The small K-12 school began its time off due to the outbreak on spring break, so March 23 when teachers returned they received some professional development and then got busy transitioning their learning activities to a format that will be deployed electronically.

Superintendent Shane Ogden said last week the district began setting up the online program Canvas for students to use and teachers began working out an adapted learning plan to get underway by Monday.

All the while, he’s been reading books to his students via livestream.

“I love attending book readings in classrooms and during library time,” he said. “I thought this might be an opportunity for me to continue those activities with our kids.”

Tips for online learning

As many school districts across the state are closed amid the COVID-19 pandemic, Wyoming Connections Academy Principal Shannon Siebert, who serves more than 400 students in the state through virtual learning, shared best online-learning practices.

• Convey calm. In the case of coronavirus or any other crisis, Connections Academy encourages that you first assess and address the safety and well-being of the student.

• Create a Family Plan for Success. Students work well with, and are used to, routines, so keep them going at home. It is very likely that your child’s teacher will assign a list of lessons or activities with due dates, as well as some time for real-time online experiences. Take time to plan ahead with your student and discuss expectations for completing schoolwork and attending classes at home. Beyond helping your student, a schedule will help you manage the whole family including anyone who is working or learning at home.

• Organize your space. Students are more invested in learning when they have a dedicated school space, even if it’s just a corner of a room. Aim for a place that is free from distractions and noise. If you have more than one child, consider different spaces for each child to help with focus.

• Socialize. Remember that much of your child’s time at school is about having fun, connecting with new ideas and friends. With technology kids can be anywhere in the world without having to leave home. Take virtual field trips to museums or foreign countries, play interactive games, and video call with friends and family.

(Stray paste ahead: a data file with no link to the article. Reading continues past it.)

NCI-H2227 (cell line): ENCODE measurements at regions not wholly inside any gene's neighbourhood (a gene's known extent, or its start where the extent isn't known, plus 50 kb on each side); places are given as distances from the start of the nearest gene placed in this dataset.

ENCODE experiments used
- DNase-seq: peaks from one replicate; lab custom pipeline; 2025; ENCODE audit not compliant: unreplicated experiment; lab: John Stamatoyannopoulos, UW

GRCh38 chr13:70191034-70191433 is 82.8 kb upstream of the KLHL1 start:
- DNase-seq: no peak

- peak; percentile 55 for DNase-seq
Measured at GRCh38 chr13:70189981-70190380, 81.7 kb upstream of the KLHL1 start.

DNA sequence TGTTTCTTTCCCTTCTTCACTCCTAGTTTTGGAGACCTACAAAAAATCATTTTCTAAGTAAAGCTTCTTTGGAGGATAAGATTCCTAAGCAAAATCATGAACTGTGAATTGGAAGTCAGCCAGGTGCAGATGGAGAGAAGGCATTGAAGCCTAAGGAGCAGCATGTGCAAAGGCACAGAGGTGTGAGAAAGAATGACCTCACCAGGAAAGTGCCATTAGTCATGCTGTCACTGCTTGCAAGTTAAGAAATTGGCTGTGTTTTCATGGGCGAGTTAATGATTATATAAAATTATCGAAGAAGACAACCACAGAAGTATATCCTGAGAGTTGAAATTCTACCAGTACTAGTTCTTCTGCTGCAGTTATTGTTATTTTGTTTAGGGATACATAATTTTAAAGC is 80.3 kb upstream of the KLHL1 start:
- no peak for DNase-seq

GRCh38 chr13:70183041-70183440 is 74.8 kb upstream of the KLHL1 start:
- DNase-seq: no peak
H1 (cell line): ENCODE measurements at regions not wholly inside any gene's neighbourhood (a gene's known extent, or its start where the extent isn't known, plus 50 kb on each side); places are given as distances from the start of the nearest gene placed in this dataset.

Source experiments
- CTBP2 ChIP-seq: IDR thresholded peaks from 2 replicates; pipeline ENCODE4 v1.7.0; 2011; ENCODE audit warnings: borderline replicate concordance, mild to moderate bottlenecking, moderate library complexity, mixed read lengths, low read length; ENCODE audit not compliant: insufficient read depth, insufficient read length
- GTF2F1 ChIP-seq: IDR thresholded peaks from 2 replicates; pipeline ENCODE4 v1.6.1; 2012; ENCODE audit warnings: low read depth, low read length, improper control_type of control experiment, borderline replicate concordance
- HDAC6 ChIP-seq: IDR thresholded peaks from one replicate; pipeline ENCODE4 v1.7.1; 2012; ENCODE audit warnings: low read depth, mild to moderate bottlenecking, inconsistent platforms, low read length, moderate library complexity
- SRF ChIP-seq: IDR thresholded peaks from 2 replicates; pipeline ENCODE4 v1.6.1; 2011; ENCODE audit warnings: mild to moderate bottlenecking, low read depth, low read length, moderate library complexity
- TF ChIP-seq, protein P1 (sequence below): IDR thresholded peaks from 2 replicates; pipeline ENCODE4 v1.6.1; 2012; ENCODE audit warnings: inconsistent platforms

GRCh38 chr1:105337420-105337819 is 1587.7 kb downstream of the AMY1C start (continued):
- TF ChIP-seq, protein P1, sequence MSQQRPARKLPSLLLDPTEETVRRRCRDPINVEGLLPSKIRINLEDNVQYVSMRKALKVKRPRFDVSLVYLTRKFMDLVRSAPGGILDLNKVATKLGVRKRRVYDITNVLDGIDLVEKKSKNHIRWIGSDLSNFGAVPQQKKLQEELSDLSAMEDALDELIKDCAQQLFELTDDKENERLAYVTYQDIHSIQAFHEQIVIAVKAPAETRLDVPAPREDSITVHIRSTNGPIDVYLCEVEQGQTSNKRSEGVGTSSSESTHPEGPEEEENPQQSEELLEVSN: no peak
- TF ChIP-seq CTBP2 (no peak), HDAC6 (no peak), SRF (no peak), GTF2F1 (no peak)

• Ask for help. This is an unprecedented time and parents aren’t expected to go it alone.

(7) comments

Grey fox

That goodness he is no longer on the school board! Not sure he even sent his kids to public school? And good teachers do make school fun so kids will want be there and learn.

Grey fox

Thank goodness gunrunner is no longer on the school board! Good teachers can make the class room fun and still have a high level of learning! And why would any one be on the public school board and not even send their kids to public school?

Joe Battin

Once again the Mr. Runner A student teacher is not even close to a certified teacher! I would expect a former (thankfully) school board member to understand the difference! There are plenty in this town That remember your stint as a student teacher. Please do your own research so you know the difference between the two.

Daves Warm Nuts

I don't want to sound mean, but, Gunguy, you sure seem to think that people want to read your long winded opinions about so many things.

Gunrunner Auctions

As a former teacher and former school board member I must take exception to the WC online "principal" who sates in the above article: "Remember that much of your child's time at school is about having fun...." Absolutely wrong. This sure is NOT the philosophy of Park 6 Schools, but perhaps rather the philosophy of only WC.

When I taught school at CHS, DHS and NCHS learning was paramount. You had "fun" on the playground and at home. Otherwise, what's the difference between day care/babysitting and school?

Must have been a typo from WC. I will await the retraction/correction for their sake.

Fox Blue River

I think they mean keeping students interested in learning. However, after reading your racist, backwards, uninformed rant about Japanese detention camps during WW2 a few months ago; I think you are the last person in the county who should be near a school.


i should have known you would respond to this post. For someone who came from Ohio you sure have done alot in Cody including teaching here lol I call Bull Pucky